Air Quality Test Shows Indoor Pollution Sources

Why should you be concerned about the quality of air in your home or place of business? A very good question, since it might seem like all is well, with no illnesses or serious problems to speak of. All property owners should be concerned, however, to the point that having air tested seems like the natural thing to do.

When you hear someone talking about air quality or air pollution, either in-person or on television, what is your first thought? If you are like millions of others, your mind immediately turns to the air outside of our doors. Did you know there are several sources of pollution that affect indoor air, though, sometimes to the point that illness or serious problems do materialize? You can find them with an air quality test.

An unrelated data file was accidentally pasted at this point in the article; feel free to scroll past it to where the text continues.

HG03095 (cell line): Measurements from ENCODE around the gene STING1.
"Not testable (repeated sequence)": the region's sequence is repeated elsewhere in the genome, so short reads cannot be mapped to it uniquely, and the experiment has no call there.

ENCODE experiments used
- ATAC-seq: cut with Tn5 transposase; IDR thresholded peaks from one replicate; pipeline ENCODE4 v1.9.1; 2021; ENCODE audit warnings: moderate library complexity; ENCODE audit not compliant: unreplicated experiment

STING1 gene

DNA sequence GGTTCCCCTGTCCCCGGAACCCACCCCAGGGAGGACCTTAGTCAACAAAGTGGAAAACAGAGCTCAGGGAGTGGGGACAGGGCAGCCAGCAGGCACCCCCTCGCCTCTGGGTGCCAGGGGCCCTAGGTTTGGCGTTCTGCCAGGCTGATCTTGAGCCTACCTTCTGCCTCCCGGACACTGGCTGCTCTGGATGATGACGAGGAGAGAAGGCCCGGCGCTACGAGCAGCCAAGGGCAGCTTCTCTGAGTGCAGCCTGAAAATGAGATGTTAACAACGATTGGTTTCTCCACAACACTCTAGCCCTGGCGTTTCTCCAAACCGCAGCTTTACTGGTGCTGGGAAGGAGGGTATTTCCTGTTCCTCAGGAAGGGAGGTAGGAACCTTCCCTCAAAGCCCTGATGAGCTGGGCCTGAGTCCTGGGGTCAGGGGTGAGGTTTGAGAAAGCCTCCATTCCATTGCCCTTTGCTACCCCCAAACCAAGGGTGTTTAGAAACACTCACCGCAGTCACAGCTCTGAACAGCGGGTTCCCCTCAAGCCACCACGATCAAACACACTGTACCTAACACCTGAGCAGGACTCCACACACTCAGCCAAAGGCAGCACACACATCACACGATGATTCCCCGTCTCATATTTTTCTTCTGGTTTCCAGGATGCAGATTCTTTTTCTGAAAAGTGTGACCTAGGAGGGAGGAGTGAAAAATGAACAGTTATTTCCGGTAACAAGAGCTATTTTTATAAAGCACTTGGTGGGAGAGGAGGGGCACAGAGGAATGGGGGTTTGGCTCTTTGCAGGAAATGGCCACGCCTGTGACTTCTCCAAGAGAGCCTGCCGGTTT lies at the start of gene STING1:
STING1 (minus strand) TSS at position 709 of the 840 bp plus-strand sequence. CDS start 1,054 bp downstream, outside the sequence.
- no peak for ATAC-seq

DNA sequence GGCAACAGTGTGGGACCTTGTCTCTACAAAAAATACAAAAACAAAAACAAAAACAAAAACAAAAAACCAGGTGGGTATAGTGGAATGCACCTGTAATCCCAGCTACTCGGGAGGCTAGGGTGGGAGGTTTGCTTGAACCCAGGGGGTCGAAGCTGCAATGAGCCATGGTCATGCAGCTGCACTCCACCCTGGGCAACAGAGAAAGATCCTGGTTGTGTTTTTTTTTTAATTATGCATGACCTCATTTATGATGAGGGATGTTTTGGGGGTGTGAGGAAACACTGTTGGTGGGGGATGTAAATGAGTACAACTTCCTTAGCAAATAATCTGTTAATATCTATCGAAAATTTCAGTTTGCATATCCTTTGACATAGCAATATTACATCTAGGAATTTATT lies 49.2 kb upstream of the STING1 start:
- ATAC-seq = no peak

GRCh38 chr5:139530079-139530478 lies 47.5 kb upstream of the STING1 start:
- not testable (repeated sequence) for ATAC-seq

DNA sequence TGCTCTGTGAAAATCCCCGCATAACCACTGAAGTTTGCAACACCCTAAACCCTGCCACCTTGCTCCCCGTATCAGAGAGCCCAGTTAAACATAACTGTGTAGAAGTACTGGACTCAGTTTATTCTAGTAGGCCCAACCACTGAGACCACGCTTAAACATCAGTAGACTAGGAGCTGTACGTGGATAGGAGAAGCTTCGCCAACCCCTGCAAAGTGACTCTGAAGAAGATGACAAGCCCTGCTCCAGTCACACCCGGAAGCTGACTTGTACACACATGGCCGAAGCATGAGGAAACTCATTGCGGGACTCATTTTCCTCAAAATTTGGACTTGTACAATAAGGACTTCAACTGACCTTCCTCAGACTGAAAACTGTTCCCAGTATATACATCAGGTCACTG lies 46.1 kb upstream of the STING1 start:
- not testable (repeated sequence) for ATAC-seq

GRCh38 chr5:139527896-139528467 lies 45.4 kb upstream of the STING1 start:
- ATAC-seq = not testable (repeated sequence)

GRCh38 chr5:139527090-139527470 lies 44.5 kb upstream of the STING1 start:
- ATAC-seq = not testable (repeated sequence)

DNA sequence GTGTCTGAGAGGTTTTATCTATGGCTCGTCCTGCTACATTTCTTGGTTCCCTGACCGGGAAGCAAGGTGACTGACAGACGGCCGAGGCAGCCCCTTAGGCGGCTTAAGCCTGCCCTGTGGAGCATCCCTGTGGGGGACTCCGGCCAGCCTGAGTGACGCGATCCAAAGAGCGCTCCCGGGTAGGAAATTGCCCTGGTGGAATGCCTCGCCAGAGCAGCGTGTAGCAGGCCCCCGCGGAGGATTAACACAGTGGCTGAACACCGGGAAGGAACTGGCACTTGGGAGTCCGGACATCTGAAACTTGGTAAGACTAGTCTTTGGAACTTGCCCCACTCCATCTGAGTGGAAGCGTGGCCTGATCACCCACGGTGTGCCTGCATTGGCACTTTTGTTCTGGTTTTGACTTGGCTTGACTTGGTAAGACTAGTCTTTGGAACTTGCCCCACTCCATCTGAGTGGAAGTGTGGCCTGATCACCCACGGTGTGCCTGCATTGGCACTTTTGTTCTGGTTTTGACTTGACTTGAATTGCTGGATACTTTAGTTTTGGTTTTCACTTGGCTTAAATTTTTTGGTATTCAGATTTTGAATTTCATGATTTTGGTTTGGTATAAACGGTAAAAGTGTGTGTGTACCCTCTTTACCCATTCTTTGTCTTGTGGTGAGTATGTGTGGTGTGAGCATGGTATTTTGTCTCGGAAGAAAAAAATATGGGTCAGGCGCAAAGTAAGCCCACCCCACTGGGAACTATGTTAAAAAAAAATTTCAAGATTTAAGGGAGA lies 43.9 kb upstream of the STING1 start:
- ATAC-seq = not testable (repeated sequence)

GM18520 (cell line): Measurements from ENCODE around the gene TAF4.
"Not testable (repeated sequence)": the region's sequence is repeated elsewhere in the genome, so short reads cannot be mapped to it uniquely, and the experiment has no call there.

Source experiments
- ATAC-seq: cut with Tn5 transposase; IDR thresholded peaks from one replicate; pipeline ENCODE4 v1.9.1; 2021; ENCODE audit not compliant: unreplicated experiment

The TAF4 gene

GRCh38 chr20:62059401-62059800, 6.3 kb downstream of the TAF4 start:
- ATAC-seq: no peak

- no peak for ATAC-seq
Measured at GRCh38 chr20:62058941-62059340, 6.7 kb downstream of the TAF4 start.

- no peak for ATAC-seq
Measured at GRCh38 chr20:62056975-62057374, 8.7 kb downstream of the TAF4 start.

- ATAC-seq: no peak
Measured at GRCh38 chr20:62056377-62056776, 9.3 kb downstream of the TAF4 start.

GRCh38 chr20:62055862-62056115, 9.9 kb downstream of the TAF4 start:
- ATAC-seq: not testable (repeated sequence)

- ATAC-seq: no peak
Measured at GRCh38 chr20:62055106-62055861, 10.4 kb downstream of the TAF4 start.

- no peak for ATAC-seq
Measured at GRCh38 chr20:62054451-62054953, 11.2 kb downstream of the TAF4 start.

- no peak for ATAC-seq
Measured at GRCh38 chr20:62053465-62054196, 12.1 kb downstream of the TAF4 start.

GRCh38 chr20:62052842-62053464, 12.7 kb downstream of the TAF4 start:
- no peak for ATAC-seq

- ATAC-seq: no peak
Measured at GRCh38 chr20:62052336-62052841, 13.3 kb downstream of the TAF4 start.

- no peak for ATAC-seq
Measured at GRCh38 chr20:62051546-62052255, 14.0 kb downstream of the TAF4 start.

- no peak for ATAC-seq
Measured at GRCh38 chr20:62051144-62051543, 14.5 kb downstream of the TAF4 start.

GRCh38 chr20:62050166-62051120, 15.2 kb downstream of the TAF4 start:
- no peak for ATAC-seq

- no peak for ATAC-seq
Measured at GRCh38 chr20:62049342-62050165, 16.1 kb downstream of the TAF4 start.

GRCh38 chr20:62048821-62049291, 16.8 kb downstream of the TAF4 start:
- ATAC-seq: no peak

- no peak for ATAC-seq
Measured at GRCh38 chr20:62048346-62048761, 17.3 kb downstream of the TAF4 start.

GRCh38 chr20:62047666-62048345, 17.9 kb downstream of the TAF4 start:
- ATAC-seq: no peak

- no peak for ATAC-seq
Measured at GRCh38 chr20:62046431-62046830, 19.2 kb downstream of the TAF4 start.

Common Sources

Burning gases on the stove, in the furnace, or in other heating sources may significantly decrease the quality of indoor air. Carbon dioxide is a serious threat to your health, especially if it builds up to specific levels. Radon is also an odorless, colorless gas that contributes to thousands of lung cancer deaths each year, according to some medical studies.

Asbestos is a natural material so it can be present almost anywhere. But it was widely used in the past during construction and as an insulating material. The list of other sources of indoor-air pollution include mold and mildew, dust, pet dander, and volatile organic compounds (VOC). These chemicals were the reason for major changes in the manufacture of paints and stains.

Someone to Trust

The best move, after learning all these disturbing facts, would be to start a conversation with an expert you can trust to provide an accurate report on the quality of your indoor air. An air quality test is one of the best steps you can take to ensure the health and well-being of everyone who enters your home.

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